Protein purification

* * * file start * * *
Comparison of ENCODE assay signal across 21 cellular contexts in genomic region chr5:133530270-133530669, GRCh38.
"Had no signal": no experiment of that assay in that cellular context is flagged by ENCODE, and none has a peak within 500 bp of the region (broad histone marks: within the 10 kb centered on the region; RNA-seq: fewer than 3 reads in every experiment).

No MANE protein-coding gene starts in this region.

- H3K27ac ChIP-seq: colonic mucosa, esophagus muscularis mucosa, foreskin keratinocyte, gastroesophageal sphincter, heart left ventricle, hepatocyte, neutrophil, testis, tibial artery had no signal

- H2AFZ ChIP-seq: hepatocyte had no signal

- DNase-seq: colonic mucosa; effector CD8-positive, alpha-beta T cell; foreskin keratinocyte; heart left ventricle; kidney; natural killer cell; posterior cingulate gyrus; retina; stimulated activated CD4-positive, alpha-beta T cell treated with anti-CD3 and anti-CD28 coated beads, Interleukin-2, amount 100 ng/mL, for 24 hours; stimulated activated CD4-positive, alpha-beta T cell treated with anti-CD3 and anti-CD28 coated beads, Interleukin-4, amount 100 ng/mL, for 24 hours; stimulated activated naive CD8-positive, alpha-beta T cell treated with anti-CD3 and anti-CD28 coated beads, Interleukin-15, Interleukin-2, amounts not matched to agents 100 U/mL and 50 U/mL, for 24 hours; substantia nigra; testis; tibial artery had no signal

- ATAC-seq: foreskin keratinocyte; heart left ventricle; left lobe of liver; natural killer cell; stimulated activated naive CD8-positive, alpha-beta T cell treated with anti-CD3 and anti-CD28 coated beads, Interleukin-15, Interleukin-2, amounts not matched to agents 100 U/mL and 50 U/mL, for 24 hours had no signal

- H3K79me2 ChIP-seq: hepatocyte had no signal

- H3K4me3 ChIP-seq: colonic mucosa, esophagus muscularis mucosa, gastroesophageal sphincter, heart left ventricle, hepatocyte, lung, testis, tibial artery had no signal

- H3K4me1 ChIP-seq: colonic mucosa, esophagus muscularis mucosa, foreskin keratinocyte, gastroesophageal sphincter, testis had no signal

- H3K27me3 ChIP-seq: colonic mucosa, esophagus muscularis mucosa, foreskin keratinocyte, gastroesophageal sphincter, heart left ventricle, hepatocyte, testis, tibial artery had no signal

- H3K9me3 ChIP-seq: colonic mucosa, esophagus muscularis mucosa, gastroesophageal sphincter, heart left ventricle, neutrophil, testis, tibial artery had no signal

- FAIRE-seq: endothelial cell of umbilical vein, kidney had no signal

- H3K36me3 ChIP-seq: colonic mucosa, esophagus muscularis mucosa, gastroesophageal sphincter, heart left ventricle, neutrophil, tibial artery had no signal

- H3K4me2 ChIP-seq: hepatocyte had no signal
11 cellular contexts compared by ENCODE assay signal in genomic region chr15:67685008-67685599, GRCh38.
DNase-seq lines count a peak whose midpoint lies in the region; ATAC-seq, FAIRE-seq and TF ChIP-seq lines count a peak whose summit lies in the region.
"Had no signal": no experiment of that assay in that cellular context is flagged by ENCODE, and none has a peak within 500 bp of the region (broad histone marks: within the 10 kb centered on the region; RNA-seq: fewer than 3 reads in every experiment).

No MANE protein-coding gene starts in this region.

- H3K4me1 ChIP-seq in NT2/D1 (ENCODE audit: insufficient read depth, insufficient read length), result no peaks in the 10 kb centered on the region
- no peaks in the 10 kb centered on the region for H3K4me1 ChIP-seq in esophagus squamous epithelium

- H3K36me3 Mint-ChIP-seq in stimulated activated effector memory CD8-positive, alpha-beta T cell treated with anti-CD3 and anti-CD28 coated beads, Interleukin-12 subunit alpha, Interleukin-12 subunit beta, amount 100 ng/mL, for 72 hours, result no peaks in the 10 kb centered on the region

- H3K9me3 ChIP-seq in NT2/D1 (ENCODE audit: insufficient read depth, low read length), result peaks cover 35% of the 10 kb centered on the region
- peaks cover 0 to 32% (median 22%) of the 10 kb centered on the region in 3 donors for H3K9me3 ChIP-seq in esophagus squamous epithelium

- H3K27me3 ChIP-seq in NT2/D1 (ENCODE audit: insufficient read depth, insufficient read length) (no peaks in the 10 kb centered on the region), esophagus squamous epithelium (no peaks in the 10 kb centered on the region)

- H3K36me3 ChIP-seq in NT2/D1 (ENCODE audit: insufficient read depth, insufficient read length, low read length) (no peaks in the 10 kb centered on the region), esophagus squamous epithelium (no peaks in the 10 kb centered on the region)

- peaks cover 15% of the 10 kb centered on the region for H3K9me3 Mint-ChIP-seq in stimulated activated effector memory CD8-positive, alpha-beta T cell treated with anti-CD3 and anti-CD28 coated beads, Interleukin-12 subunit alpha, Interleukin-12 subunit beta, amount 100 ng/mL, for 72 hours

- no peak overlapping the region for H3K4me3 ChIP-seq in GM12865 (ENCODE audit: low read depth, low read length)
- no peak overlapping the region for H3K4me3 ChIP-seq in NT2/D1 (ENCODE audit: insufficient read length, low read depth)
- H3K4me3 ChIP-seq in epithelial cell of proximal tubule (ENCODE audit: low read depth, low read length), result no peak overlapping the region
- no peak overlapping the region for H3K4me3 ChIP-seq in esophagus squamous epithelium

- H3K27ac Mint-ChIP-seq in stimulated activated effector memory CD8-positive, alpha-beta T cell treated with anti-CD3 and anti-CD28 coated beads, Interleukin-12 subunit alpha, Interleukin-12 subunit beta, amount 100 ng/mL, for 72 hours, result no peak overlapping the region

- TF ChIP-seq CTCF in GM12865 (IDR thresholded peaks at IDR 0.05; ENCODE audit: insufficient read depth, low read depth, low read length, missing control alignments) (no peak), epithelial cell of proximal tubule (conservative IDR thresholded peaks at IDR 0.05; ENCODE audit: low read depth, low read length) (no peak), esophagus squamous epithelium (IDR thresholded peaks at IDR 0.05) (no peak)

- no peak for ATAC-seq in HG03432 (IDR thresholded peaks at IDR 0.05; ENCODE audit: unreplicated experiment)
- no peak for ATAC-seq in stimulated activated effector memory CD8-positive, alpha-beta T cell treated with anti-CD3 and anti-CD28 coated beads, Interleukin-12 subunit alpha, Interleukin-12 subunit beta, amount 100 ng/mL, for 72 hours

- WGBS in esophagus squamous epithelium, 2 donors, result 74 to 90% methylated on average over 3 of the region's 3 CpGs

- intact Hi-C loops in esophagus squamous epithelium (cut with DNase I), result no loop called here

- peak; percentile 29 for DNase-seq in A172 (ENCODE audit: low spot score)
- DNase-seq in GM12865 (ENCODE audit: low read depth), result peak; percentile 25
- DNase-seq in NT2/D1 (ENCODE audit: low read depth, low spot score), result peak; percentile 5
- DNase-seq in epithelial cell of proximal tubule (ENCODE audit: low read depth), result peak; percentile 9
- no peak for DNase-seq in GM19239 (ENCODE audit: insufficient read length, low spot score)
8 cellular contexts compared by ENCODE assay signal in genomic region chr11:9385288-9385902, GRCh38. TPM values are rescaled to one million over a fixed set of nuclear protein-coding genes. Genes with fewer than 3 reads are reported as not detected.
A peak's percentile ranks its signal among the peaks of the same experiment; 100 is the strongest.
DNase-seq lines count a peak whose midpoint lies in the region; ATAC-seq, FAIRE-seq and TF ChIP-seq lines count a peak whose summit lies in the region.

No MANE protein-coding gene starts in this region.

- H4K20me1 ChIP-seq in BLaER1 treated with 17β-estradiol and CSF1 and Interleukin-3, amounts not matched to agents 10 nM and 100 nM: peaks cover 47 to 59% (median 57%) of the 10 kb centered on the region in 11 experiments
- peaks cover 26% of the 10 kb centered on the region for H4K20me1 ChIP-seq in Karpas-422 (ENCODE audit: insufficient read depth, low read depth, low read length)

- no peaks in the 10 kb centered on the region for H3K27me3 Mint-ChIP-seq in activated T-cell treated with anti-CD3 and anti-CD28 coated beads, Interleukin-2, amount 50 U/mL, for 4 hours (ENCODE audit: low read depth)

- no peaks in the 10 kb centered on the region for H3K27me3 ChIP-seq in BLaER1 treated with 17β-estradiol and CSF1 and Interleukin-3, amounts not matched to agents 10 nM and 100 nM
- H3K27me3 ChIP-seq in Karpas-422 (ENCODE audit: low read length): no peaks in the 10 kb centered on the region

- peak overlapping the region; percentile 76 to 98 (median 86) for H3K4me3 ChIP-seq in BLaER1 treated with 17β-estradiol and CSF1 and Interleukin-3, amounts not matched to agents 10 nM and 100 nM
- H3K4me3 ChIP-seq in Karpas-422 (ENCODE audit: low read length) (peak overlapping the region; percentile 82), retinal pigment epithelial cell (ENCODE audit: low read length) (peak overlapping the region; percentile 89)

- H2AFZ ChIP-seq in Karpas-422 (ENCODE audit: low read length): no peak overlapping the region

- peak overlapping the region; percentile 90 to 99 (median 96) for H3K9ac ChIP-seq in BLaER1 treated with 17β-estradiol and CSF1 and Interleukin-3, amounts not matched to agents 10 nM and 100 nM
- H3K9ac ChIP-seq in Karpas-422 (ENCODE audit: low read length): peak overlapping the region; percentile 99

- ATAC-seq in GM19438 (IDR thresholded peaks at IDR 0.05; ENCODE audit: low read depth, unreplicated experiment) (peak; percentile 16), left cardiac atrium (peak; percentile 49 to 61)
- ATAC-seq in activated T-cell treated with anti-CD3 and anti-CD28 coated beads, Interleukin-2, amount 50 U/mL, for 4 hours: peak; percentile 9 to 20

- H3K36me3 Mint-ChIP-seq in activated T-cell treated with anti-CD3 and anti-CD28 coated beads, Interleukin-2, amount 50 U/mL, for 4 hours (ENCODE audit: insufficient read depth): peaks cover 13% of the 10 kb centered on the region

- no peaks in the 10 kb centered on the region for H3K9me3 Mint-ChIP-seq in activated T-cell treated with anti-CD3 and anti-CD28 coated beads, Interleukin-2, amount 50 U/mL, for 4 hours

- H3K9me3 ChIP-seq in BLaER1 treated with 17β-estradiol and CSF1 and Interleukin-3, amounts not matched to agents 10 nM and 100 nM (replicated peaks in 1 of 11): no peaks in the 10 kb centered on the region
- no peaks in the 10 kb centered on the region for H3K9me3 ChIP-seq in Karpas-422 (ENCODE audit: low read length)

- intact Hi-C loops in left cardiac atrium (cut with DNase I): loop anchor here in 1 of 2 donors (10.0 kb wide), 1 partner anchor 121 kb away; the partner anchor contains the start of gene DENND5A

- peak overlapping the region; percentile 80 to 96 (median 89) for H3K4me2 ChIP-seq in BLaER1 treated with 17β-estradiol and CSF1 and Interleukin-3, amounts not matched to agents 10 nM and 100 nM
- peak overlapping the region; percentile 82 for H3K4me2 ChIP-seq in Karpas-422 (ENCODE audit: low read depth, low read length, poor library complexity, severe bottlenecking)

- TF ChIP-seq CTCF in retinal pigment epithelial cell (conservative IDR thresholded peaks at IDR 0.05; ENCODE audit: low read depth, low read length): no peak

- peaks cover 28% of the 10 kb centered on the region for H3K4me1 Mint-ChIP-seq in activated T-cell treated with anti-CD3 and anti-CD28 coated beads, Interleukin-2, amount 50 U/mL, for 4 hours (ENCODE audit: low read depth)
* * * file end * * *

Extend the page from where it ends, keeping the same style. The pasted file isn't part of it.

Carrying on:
Pol II was purified from the pig thymus as previously described30,43. Human transcription elongation factors (DSIF, PAF, SPT6, RTF1 and P-TEFb) were prepared as previously described20,21,30. All protein purification steps were performed at 4 °C, unless stated otherwise. The purity of protein preparations was monitored by SDS–PAGE using NuPAGE 4–12% Bis-Tris protein gels (Invitrogen), followed by Coomassie staining. Initial purification steps were the same for all TCR proteins. Cells were thawed in a water bath at 30 °C. Cells were opened by sonication and the lysate was clarified by centrifugation and ultracentrifugation. Clarified lysate was further filtrated through 0.8-µm syringe filters and applied onto a HisTrap HP 5-ml column (GE Healthcare) equilibrated in lysis buffer. The column was washed with 5 CV of lysis buffer, 20 CV of high-salt buffer (800 mM NaCl, 20 mM Tris-HCl pH 7.9, 10% glycerol (v/v),1 mM DTT, 30 mM imidazole pH 8.0, 0.284 μg ml−1 leupeptin, 1.37 μg ml−1 pepstatin A, 0.17 mg ml−1 PMSF and 0.33 mg ml−1 benzamidine) and again 5 CV lysis buffer. Proteins were eluted with a 0–80% gradient of elution buffer (400 mM NaCl, 20 mM Tris-HCl pH 7.9, 10% glycerol (v/v), 1 mM DTT, 500 mM imidazole pH 8.0, 0.284 μg ml−1 leupeptin, 1.37 μg ml−1 pepstatin A, 0.17 mg ml−1 PMSF and 0.33 mg ml−1 benzamidine). In the case of the CSA–DDB1 complex, an additional step was introduced at this point to separate the CSA–DDB1 complex from excess of DDB1. After a high-salt wash, the column was washed with a low-salt buffer (150 mM NaCl, 20 mM Tris-HCl pH 7.9, 10% glycerol (v/v), 1 mM DTT, 30 mM imidazole pH 8.0, 0.284 μg ml−1 leupeptin, 1.37 μg ml−1 pepstatin A, 0.17 mg ml−1 PMSF and 0.33 mg ml−1 benzamidine) and protein was eluted directly onto a 5-ml HiTrapQ HP column (GE Healthcare) in a low-salt elution buffer (150 mM NaCl, 20 mM Tris-HCl pH 7.9, 10% glycerol (v/v), 1 mM DTT, 500 mM imidazole pH 8.0, 0.284 μg ml−1 leupeptin, 1.37 μg ml−1 pepstatin A, 0.17 mg ml−1 PMSF and 0.33 mg ml−1 benzamidine). The HiTrapQ column was washed with 5 CV of low-salt buffer and proteins were eluted with a 0–100% of monoQ elution buffer (1 M NaCl, 20 mM Tris-HCl pH 7.9, 10% glycerol (v/v), 1 mM DTT, 500 mM imidazole pH 8.0, 0.284  μg ml−1 leupeptin, 1.37 μg ml−1 pepstatin A, 0.17 mg ml−1 PMSF and 0.33 mg ml−1 benzamidine).